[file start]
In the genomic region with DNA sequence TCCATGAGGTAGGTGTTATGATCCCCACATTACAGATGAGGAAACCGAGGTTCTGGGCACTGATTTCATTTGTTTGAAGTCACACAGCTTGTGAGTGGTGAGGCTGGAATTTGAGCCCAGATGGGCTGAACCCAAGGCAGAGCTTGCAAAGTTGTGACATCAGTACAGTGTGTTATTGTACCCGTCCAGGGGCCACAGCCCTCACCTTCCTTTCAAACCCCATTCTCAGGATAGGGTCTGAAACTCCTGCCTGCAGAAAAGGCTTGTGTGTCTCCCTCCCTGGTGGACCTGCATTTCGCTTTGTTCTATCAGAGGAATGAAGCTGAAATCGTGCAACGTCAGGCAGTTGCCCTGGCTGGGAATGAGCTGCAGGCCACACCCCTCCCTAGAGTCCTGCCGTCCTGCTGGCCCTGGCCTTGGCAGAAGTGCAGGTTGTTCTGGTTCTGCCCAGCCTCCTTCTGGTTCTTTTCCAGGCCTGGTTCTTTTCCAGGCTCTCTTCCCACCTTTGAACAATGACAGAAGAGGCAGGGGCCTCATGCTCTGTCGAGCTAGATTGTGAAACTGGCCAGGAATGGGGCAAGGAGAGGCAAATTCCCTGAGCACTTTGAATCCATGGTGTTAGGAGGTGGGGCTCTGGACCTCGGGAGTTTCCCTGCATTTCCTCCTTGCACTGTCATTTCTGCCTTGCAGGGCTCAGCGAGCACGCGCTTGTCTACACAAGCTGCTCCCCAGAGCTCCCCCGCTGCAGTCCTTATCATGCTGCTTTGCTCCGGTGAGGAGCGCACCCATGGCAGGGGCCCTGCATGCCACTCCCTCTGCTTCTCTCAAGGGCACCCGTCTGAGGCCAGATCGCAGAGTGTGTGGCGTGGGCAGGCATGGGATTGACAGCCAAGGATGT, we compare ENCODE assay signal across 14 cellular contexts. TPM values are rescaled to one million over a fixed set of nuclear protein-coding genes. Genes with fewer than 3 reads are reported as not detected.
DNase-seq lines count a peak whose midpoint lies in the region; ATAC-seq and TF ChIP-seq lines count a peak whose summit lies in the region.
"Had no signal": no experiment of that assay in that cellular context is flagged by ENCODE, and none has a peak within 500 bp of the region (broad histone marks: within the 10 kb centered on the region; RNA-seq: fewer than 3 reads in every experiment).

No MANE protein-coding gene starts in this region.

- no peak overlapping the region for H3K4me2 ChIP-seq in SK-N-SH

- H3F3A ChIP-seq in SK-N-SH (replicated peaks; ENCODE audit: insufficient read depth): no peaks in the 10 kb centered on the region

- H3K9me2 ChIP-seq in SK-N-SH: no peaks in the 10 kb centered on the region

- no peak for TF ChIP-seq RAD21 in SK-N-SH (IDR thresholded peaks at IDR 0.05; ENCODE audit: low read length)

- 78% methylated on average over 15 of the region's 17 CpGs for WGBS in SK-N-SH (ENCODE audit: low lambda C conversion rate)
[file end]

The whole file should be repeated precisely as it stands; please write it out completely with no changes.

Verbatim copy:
In the genomic region with DNA sequence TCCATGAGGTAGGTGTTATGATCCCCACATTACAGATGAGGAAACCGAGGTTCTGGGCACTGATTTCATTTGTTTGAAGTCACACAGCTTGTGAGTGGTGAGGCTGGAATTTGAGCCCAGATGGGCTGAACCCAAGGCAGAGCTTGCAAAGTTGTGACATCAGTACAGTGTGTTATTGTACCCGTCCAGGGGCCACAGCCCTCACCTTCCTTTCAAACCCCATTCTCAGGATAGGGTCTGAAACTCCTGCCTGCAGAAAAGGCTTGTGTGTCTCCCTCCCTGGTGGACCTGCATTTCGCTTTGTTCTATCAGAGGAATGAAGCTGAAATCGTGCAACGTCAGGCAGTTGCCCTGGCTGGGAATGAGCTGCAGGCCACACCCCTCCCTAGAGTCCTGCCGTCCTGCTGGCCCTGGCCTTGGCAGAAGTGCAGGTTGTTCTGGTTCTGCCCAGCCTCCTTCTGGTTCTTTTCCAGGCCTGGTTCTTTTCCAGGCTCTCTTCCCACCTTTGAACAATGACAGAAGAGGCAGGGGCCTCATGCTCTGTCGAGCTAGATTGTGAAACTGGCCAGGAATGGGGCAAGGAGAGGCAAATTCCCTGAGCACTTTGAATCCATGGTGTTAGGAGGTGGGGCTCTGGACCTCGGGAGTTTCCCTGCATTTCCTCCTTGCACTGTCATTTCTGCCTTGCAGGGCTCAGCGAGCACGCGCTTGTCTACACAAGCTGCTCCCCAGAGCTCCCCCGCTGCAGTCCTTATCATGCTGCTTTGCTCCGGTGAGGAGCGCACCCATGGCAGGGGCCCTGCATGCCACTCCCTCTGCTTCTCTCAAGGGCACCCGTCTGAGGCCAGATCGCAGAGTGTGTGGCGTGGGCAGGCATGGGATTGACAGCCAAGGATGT, we compare ENCODE assay signal across 14 cellular contexts. TPM values are rescaled to one million over a fixed set of nuclear protein-coding genes. Genes with fewer than 3 reads are reported as not detected.
DNase-seq lines count a peak whose midpoint lies in the region; ATAC-seq and TF ChIP-seq lines count a peak whose summit lies in the region.
"Had no signal": no experiment of that assay in that cellular context is flagged by ENCODE, and none has a peak within 500 bp of the region (broad histone marks: within the 10 kb centered on the region; RNA-seq: fewer than 3 reads in every experiment).

No MANE protein-coding gene starts in this region.

- no peak overlapping the region for H3K4me2 ChIP-seq in SK-N-SH

- H3F3A ChIP-seq in SK-N-SH (replicated peaks; ENCODE audit: insufficient read depth): no peaks in the 10 kb centered on the region

- H3K9me2 ChIP-seq in SK-N-SH: no peaks in the 10 kb centered on the region

- no peak for TF ChIP-seq RAD21 in SK-N-SH (IDR thresholded peaks at IDR 0.05; ENCODE audit: low read length)

- 78% methylated on average over 15 of the region's 17 CpGs for WGBS in SK-N-SH (ENCODE audit: low lambda C conversion rate)